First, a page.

Recipe for The Daring Kitchen
The October Daring Cooks’ Challenge was hosted by Shelley of C Mom Cook and her sister Ruth of The Crafts of Mommyhood. They challenged us to bring a taste of the East into our home kitchens by making our own Moo Shu, including thin pancakes, stir fry and sauce.
I’m totally mad for moo shu and I think that what does it is the inclusion of the awful sounding (but awfully addictively good) tree fungus. Tender pork, spicy ginger and matchsticks of bamboo shoots all solidify the greatness, but it’s the ebony slivers of the tree fungus that make me crazy with delight over this one. I’m known to pitch an actual fit over my chinese takeout if the moo shu order comes with white button mushrooms as a substitute. Blech. Not cool.
Moo Shu pork (the protein most commonly used in Moo Shu dishes) originates in Northern China (commonly attributed to the Shandong province, though sometimes attributed to Beijing), rising in popularity in Chinese restaurants in the West in the 1960’s and 70’s…The history and etymology of the dish are widely disputed, as indicated by Mr. Hsiung’s anecdote above.
There are two primary theories as to the origin of the name. Many, including the author of our challenge recipe, suggest that the Chinese characters, read as mu xi, refer to a tree that blooms with small, fragrant blossoms. They suggest that the scrambled egg in this dish is reminiscent of these blossoms, and thus a variety of egg dishes are referred to as mu xi. An alternative suggestion uses the Chinese characters reading mu xu, roughly translating to wood whiskers or wood shavings. The dish is thus named, it is said, due to the appearance of the shredded vegetables and meat, resembling wooden whiskers, or wooden shavings that were used as packing materials
Whoa! Wood whiskers! Palatable sounding or no, I am all about the fragrant blossoms with this one, from the delicately scrambled egg to the shreds of cabbage. Names won’t ever do this one justice, so forgo the conventions, fire up your wok and go to town on some deliciousness.
Moo Shu Pork with Homemade Pancakes
4 c. of flour
1 1/2 c. of boiling water
1 tsp. of canola oil
Pork and Marinade
1 lb. of pork loin, sliced into thin strips
4 tbs. of soy sauce
3 tbs. of sherry
1 tbs. of rice wine vinegar
1/4 tsp. of ground white pepper
2 tbs. of cornstarch
3 tbs. of oyster sauce
2 tbs. of sugar
1 tsp. of sesame oil
1 oz. of tree fungus (wood ear mushrooms), reconstituted in boiling water and slivered into matchsticks
2 large eggs, lightly beaten
1 tsp. of sesame oil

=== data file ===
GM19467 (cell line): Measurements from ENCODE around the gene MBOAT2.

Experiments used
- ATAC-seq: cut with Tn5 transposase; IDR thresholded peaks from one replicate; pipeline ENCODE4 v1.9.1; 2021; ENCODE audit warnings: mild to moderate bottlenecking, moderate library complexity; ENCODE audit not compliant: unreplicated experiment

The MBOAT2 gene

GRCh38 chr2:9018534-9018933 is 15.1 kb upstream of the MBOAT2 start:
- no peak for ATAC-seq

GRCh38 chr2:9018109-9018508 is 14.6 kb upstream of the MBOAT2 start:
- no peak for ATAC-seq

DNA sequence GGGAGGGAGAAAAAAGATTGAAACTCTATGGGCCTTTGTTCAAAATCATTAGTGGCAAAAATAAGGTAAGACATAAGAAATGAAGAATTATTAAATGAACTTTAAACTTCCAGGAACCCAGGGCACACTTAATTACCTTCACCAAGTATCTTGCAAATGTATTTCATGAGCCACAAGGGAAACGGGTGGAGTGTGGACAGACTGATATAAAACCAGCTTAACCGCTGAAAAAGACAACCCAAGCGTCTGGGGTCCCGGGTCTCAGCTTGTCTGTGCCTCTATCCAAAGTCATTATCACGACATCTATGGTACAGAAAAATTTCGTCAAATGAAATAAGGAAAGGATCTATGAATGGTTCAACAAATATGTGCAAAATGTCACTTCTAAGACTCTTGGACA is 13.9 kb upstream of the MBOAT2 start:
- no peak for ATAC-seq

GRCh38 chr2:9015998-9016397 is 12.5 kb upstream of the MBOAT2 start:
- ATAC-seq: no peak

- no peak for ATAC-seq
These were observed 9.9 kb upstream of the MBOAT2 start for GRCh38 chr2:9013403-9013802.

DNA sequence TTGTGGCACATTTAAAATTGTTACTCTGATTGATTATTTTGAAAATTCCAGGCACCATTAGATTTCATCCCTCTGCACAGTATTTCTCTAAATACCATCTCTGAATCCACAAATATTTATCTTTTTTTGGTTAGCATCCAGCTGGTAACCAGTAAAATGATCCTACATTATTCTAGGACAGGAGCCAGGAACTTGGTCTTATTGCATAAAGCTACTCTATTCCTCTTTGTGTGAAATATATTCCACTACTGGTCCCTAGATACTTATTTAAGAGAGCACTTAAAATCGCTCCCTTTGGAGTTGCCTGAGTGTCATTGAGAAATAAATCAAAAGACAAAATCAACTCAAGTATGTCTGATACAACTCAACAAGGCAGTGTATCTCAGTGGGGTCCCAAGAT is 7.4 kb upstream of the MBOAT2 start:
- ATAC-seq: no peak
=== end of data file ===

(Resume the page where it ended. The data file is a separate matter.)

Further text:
1/4 c. of vegetable oil
2 tsp. of minced fresh ginger
4 cloves garlic, minced
4 scallions, white and light green parts slivered into 1 in. matchsticks and green parts chopped
10 oz. of shredded cabbage
1 c. of bamboo shoots, sliced into thin matchsticks
4 tbs. of soy
3 tbs. of black bean paste
1 tbs. of molasses
2 tsp. of rice wine vinegar
1 cl. of garlic, minced
2 tsp. of sesame oil
1/4 tsp. of sambal olek
1/8 tsp. of white pepper
Add the flour to a standing mixer fitted with a dough blade. With the motor running, stream in the boiling water. Add the oil and let mix until a smooth dough forms, about 6-7 minutes. Wrap dough in saran wrap and let rest for at least 30 minutes.
Mix the pork with all marinade ingredients and combine well. Let marinate in the fridge for at least 30 minutes. While you wait for the pork and the dough, heat a small skillet on medium. Add a teaspoon of sesame oil and crack in two eggs. Scramble vigorously with a spatula and then continue to cook until just set and the curds are soft. Set aside.
Take the dough out and flour a cutting board. Cut the dough into four pieces and roll one piece into a skinny log. Cut into 8 even chunks. Roll out one chunk of dough into a 6 inch wide circle, adding more flour if the dough sticks. Roll a second small piece of dough into a 6 inch circle and when finished, brush the surface of one circle with a bit of sesame oil. Stack the other circle on top and roll with the rolling pin to squish the two together. Repeat with the remaining dough, forming sandwiches out of all of the dough.
Heat a dry skillet to medium and brush with a bit of sesame oil. Cook pancakes until blistered on both sides, about 2-3 minutes. Separate the pancake sandwich once cooked and roll loosely. Cover with a towel while you cook the remaining pancakes.
Once all pancakes are cooked, heat a wok on high. Add the 1/4 c. of oil and allow to heat. Using a slotted spoon, remove the pork from its marinade and add to the hot pan. Allow to sear on one side and then toss around the pan to cook almost through. Next add the garlic, ginger and cabbage. Cook until garlic is fragrant and then add the bamboo shoots, white scallion matchsticks, scrambled eggs and tree fungus. Pour marinade over all and cook through. Top with a drizzle of sesame oil and remaining chopped green scallion.
Mix all ingredients for hoisin sauce. Serve pancakes with moo shu pork and drizzle or dip in hoisin sauce.